The Man Who Never Was

Twenty years ago, Todd Marinovich was guaranteed to be one of the greatest quarterbacks ever to play the game of football. Engineered to be. He was drafted ahead of Brett Favre. Today he’s a recovering junkie. Scenes from the chaotic life of a boy never designed to be a man.

  • Award Winner
  • Editors' Pick
  1. The Fallbrook Midget Chiefs are fanned out across the field on a sunny autumn day in southern California, two dozen eighth graders in red helmets and bulbous pads. Whistles trill and coaches bark, mothers camp in folding chairs in the welcoming shade of the school building, younger siblings romp. Fathers hover on the periphery, wincing with every missed tackle and dropped pass.

    Into this tableau ambles a tall man with faded-orange hair cropped close around a crowning bald spot, giving him the aspect of a tonsured monk. His face is all angles, his fair skin is sunburned and heavily freckled, his lips are deeply lined, the back of his neck is weathered like an old farmer's. He is six foot five, 212 pounds, the same as when he reported for duty twenty-one years ago as a redshirt freshman quarterback at the University of Southern California, the Touchdown Club's 1987 national high school player of the year. The press dubbed him Robo Quarterback; he was the total package. His Orange County high school record for all-time passing yardage, 9,182, stood for more than two decades.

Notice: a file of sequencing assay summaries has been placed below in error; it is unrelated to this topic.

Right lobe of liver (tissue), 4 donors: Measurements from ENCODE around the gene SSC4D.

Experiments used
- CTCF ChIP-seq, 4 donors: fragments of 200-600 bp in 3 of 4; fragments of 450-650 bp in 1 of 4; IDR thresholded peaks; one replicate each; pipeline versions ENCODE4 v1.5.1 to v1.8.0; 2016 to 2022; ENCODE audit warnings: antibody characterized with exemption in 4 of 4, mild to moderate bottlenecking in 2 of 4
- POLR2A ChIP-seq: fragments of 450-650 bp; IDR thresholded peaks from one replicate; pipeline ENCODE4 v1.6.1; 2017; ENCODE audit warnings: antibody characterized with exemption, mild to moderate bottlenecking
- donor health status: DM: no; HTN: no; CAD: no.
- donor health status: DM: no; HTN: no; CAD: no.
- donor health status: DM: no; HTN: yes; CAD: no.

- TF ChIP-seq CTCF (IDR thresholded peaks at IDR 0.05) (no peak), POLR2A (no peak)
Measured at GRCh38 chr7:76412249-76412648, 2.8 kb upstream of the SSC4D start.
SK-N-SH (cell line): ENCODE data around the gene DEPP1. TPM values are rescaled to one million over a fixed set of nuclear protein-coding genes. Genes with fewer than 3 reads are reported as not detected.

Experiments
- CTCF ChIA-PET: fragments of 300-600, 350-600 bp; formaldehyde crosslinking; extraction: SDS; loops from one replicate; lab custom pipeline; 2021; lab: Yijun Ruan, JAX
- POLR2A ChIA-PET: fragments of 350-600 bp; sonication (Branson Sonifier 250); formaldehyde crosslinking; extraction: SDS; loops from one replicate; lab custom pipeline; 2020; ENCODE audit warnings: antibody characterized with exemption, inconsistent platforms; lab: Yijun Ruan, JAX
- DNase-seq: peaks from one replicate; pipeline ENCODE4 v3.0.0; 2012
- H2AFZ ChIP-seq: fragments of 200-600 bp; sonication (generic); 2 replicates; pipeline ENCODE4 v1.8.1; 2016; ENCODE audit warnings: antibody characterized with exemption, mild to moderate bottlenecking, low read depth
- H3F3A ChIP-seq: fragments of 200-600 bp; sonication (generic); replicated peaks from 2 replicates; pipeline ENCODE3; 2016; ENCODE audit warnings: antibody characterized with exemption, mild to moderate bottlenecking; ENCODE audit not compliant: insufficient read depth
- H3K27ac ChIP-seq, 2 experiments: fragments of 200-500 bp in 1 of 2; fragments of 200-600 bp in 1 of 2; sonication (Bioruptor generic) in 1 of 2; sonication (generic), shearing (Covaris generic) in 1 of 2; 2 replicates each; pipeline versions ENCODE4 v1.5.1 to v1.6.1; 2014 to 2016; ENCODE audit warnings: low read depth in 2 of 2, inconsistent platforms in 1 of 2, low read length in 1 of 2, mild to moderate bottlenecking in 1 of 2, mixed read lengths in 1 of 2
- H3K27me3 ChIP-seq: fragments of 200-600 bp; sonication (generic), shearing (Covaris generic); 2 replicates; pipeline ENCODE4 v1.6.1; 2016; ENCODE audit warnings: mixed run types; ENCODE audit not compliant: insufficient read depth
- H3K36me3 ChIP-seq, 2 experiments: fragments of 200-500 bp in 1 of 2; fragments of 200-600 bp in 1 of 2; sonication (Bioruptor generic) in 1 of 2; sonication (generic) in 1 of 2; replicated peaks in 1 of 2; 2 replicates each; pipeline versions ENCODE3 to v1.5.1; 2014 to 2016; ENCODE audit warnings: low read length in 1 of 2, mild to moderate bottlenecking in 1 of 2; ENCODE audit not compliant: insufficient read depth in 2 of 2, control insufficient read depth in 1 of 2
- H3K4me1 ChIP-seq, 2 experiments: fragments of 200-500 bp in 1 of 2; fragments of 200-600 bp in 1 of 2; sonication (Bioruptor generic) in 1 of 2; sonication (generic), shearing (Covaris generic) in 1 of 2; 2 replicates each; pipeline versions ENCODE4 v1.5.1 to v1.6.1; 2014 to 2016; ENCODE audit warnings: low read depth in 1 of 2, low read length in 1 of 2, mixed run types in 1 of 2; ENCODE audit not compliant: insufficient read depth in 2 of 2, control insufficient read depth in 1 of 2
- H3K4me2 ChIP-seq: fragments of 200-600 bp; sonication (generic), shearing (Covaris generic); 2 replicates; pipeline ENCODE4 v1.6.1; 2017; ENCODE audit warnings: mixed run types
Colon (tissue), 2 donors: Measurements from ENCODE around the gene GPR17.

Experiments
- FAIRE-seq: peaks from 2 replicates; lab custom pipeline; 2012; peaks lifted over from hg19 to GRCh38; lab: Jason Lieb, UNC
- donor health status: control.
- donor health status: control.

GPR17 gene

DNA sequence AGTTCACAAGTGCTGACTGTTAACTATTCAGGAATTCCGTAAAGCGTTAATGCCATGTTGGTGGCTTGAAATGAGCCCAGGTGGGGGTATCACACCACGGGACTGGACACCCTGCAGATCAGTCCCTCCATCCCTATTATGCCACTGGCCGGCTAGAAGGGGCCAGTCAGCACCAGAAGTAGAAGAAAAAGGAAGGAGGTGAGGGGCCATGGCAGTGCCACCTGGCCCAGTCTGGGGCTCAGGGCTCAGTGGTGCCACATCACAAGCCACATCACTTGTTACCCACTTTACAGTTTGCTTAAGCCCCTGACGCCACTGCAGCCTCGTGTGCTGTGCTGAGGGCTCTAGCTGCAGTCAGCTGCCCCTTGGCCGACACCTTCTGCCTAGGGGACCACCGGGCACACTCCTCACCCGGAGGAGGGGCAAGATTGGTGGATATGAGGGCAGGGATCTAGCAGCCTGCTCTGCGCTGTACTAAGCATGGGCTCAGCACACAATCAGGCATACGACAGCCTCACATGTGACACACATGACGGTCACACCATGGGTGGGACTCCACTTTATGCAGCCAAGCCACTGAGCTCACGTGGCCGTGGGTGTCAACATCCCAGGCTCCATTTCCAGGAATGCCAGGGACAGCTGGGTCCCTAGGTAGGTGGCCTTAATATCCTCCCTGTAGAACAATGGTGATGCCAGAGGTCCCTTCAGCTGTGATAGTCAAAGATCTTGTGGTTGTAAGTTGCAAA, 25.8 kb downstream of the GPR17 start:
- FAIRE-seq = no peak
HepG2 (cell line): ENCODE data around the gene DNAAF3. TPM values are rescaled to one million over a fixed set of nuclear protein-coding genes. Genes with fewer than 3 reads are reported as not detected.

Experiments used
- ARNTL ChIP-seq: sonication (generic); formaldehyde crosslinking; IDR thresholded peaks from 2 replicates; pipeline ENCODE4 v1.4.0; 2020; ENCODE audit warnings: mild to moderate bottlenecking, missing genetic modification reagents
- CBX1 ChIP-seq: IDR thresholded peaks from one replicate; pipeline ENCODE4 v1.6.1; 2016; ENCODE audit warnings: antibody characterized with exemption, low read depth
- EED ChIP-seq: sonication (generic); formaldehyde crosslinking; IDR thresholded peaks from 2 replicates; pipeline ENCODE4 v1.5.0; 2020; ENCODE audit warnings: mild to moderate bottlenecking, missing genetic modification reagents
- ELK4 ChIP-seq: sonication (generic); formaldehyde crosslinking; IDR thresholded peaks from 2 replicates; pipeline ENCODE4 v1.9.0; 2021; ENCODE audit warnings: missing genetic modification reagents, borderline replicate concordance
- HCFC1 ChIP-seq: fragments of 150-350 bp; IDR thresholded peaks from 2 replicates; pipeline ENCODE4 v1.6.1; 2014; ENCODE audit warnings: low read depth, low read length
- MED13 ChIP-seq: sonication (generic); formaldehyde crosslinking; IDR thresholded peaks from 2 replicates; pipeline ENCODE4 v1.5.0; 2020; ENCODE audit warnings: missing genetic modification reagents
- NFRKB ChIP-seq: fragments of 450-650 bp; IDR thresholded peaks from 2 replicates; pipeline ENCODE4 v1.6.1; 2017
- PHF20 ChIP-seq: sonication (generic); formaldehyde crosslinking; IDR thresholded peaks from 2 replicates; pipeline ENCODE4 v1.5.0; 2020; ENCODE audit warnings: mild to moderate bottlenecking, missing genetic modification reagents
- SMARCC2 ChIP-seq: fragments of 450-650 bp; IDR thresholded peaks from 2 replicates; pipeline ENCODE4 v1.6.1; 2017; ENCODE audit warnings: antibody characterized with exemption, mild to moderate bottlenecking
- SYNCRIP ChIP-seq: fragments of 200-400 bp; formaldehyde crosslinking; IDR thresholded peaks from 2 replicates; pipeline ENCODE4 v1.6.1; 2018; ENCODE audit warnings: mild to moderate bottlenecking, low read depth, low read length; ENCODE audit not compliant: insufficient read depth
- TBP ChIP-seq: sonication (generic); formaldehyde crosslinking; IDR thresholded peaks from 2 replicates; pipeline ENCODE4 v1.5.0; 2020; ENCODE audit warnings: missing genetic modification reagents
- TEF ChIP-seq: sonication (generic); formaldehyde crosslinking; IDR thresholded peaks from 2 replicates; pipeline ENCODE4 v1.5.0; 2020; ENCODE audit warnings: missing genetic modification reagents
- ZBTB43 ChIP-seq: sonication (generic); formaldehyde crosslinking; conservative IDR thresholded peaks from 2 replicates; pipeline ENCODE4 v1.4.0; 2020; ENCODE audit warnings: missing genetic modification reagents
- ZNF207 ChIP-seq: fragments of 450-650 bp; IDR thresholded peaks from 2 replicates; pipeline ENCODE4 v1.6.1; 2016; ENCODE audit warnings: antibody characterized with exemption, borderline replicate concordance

Now he is thirty-nine, wearing surfer shorts and rubber flip-flops. He moves toward the field in the manner of an athlete, loose limbed and physically confident, seemingly unconcerned, revealing nothing of the long and tortured trail he's left behind.

    A coach hustles out to meet the party. He is wearing an Oakland Raiders cap. "Todd Marinovich!" he declares. "Would you mind signing these?" He produces a s...

Originally published in Esquire, May 2009